City Council kills liquor requests

Greenwood residents urged leaders to reject private-club bids

Posted: November 8, 2017 at 3:19 a.m.

GREENWOOD -- Aldermen have rejected two requests to apply for state private-club liquor permits after several people in the packed council chamber appealed to leaders in Greenwood to keep alcohol sales out of the city.

"Greenwood may be ready someday, but not today," Kimberly Brown, the wife of Alderman A.C. Brown, said at Monday night's meeting.

She said their son was killed by a drunk driver and she wanted others spared the nightmare she and her husband endure.

About 50 residents attended the meeting and several spoke against the two ordinances before the council.

All aldermen but Tim Terry voted against the ordinances, which would have allowed the Game Day Sports Grill and the Vache Grasse Recreation Area Golf Course to apply to the state Alcoholic Beverage Control for private- club permits.

The Legislature passed the law earlier this year that requires the permitting process for a private-club license to start at the municipal level rather than with Alcoholic Beverage Control.

The vote was on the first of three readings for the Vache Grasse Recreation Area ordinance and the second reading for the Game Day Sports Grill.

Three aldermen -- Brown, Tim Terry and Lance Terry -- voted in favor of the ordinance on its first reading last month. Mayor Doug Kinslow added his vote to allow the ordinance to pass.

Joshua Niles of the Game Day Sports Grill and Jeffrey Tole of the Vache Grasse Recreation Area assured aldermen alcohol sales would be controlled.

Niles said the sports grill would be family friendly and would not have a bar.

Tole said alcohol sales would be allowed only for members who are playing golf and would be limited to one six pack of beer.

Residents argued that many people moved to Greenwood because there were no liquor sales.

They spoke about the dangers of drinking and driving and the pain and chaos alcohol can cause to families.

"I beg you, keep Greenwood special. We can do without [alcohol sales]," Cliff Pearcy said as murmured "amens" came from the audience.

City Clerk/Treasurer Sharla Derry said a petition opposing alcohol in Greenwood was signed by about 300 people and submitted to the city before Monday's meeting.

Niles said he planned to circulate his own petitions calling for an election to legalize alcohol sales in south Sebastian County.

Sebastian County outside of Fort Smith has been dry since the 1940s. Barling residents voted to turn their city wet in 2012.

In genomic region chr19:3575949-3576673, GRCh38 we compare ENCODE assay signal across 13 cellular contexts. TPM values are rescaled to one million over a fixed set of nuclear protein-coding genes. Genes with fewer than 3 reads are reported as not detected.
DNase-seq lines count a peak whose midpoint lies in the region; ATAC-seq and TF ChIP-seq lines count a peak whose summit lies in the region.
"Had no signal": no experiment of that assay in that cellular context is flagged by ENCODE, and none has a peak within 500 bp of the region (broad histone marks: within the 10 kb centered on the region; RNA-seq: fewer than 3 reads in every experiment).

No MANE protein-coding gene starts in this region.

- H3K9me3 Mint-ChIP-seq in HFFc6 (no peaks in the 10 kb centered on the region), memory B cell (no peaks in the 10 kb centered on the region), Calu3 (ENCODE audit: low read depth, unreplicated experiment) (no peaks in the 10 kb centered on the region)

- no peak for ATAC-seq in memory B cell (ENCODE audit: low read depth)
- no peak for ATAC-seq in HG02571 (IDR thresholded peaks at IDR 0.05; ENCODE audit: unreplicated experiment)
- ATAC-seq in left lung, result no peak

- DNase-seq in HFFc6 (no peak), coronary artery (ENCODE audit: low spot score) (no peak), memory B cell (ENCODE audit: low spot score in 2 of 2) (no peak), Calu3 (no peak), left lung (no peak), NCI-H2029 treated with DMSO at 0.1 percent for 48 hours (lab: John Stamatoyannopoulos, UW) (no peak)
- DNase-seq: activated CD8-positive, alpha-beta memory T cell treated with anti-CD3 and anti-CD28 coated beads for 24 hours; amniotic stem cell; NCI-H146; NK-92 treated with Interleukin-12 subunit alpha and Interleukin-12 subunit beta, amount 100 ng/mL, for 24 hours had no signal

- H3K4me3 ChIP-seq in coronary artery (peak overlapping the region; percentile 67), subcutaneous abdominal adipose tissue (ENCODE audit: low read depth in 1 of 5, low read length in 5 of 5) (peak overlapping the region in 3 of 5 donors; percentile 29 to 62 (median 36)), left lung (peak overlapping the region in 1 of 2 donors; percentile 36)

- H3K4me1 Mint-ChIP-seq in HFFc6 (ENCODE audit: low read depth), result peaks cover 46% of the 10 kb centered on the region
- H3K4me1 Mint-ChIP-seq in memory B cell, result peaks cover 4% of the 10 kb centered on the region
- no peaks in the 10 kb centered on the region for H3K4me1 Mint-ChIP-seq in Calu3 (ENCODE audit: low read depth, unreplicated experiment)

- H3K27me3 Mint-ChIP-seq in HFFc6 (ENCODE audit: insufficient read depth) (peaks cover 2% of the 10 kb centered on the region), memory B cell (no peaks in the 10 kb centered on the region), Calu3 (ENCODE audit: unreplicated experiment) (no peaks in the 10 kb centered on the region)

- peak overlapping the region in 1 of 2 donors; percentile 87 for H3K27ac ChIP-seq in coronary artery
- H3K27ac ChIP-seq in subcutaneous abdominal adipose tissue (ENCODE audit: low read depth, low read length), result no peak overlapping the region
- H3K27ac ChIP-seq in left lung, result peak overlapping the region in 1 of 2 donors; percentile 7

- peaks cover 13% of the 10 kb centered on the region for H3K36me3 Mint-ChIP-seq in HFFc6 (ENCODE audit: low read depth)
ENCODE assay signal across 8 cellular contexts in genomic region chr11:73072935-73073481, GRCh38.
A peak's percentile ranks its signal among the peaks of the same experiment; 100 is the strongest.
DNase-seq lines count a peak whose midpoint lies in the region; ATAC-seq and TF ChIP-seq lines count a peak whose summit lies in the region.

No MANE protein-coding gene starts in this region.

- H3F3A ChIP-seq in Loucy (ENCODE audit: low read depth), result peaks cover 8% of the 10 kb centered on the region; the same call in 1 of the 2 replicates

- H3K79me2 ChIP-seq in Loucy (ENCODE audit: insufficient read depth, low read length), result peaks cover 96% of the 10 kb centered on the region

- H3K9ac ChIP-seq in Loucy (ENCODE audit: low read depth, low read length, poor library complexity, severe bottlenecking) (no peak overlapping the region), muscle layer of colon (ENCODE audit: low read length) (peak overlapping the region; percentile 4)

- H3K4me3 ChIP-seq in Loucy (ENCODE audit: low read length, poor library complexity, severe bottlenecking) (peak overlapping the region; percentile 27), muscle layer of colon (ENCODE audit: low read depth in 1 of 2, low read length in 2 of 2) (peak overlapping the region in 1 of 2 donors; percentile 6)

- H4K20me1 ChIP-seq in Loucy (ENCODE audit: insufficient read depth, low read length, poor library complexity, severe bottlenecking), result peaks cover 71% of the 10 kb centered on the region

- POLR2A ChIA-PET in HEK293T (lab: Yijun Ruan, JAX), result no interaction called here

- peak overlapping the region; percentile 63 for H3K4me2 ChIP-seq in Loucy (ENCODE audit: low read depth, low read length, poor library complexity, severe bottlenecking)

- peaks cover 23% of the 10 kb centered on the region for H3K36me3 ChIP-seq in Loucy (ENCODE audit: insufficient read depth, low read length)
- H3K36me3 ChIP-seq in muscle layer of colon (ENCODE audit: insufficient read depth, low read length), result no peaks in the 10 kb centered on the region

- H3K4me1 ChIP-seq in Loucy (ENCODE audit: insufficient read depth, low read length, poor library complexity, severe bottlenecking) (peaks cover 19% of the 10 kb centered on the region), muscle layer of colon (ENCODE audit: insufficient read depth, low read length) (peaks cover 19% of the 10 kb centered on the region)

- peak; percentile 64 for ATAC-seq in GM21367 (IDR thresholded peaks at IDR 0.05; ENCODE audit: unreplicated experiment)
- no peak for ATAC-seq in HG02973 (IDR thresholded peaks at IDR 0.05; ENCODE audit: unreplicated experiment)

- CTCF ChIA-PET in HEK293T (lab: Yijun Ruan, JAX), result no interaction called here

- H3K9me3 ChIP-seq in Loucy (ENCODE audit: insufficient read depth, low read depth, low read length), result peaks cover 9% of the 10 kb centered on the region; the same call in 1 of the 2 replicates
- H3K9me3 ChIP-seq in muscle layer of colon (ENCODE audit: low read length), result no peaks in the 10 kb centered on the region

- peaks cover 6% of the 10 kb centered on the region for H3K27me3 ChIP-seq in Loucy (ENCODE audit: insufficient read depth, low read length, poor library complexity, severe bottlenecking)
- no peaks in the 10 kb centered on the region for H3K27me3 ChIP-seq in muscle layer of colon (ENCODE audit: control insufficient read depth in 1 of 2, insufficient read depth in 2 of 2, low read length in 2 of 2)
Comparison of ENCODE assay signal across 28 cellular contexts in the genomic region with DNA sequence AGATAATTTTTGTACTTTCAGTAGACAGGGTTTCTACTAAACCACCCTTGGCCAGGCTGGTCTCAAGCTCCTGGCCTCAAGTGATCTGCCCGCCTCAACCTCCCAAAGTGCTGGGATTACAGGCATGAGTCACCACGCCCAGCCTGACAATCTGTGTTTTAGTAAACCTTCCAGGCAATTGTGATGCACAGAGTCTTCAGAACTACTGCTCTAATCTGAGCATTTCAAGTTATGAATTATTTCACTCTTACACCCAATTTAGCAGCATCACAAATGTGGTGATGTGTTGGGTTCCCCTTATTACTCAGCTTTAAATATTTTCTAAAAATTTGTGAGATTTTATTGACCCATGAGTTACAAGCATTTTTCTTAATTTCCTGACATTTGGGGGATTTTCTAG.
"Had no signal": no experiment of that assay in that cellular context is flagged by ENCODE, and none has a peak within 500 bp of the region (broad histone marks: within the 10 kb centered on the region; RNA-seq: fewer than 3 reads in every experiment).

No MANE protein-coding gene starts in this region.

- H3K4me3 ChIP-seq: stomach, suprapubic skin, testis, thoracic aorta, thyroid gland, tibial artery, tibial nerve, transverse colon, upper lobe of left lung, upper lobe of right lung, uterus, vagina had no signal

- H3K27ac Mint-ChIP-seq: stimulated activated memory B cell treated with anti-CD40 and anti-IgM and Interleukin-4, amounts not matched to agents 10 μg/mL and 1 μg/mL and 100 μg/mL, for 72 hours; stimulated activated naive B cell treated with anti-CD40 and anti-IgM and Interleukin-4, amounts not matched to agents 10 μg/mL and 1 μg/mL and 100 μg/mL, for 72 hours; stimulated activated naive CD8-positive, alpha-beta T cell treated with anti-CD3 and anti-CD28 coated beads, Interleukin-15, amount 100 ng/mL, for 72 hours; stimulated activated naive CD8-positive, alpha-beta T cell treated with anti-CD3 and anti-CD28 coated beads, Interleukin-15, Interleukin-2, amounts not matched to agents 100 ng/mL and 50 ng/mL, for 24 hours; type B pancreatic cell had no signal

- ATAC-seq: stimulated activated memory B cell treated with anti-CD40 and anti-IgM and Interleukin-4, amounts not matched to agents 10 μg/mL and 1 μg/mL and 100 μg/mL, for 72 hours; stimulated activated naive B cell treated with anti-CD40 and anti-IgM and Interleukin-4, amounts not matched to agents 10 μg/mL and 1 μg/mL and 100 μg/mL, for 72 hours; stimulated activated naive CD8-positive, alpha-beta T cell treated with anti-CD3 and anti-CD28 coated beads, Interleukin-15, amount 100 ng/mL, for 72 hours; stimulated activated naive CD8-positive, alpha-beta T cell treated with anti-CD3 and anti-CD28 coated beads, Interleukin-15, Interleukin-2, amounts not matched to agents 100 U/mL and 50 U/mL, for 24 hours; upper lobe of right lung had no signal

But the election was nullified by Sebastian County Circuit Judge Stephen Tabor, who ruled that, according to state law, since the entire southern district of the county voted to go dry, the entire district had to vote on whether to go wet.

Barling City Administrator Mike Tanner said recently that he wants to meet with mayors in the county's southern district to sound them out on support for a districtwide election to allow alcohol sales.

Even though the two ordinances seeking permission to apply for liquor permits were defeated, the council unanimously passed the first reading of a separate ordinance that would place tough requirements on those who wish to sell alcohol in Greenwood.

The council will have to vote on the ordinance twice more before it becomes effective.

The ordinance would, among other things, charge $1,500 a year for a supplemental privilege permit from the city to operate the private club, and would levy a tax of 10 percent on beer and wine sales and 14 percent on mixed drinks. Powell, who introduced the ordinance, said the taxes are the maximum allowed by law.

Establishments that want to sell alcohol could not be located within 2,000 feet of a school, a church, a day care, a youth activity organization, meeting places for Alcoholics Anonymous or Narcotics Anonymous meetings or alcohol/narcotic dependency centers without the council's permission, according to the ordinance.

"There's nowhere in Greenwood where you're not 2,000 feet from one of these things," Tim Terry said.

Aldermen agreed the regulation would force anyone wanting to sell alcohol to go before the council to seek a variance from the distance requirement in the ordinance.

Powell said the ordinance was modeled on Conway's ordinance that has been in effect since 2010.

State Desk on 11/08/2017